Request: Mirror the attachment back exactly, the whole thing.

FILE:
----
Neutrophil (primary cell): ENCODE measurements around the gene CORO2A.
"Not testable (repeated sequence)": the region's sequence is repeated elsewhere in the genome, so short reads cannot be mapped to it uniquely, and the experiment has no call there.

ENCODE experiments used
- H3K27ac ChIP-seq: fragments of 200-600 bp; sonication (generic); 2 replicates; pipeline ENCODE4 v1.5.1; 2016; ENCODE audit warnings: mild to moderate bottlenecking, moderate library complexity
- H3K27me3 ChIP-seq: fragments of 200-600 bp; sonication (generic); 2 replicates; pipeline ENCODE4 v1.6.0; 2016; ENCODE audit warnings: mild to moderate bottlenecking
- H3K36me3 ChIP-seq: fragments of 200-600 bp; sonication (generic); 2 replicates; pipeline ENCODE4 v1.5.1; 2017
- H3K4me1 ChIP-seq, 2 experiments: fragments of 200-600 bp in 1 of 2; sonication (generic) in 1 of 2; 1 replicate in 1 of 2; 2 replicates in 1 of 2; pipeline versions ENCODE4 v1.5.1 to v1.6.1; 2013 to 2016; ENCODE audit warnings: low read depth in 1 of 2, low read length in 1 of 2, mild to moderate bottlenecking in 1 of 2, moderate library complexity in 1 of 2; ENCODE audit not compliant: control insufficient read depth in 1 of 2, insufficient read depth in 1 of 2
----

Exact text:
Neutrophil (primary cell): ENCODE measurements around the gene CORO2A.
"Not testable (repeated sequence)": the region's sequence is repeated elsewhere in the genome, so short reads cannot be mapped to it uniquely, and the experiment has no call there.

ENCODE experiments used
- H3K27ac ChIP-seq: fragments of 200-600 bp; sonication (generic); 2 replicates; pipeline ENCODE4 v1.5.1; 2016; ENCODE audit warnings: mild to moderate bottlenecking, moderate library complexity
- H3K27me3 ChIP-seq: fragments of 200-600 bp; sonication (generic); 2 replicates; pipeline ENCODE4 v1.6.0; 2016; ENCODE audit warnings: mild to moderate bottlenecking
- H3K36me3 ChIP-seq: fragments of 200-600 bp; sonication (generic); 2 replicates; pipeline ENCODE4 v1.5.1; 2017
- H3K4me1 ChIP-seq, 2 experiments: fragments of 200-600 bp in 1 of 2; sonication (generic) in 1 of 2; 1 replicate in 1 of 2; 2 replicates in 1 of 2; pipeline versions ENCODE4 v1.5.1 to v1.6.1; 2013 to 2016; ENCODE audit warnings: low read depth in 1 of 2, low read length in 1 of 2, mild to moderate bottlenecking in 1 of 2, moderate library complexity in 1 of 2; ENCODE audit not compliant: control insufficient read depth in 1 of 2, insufficient read depth in 1 of 2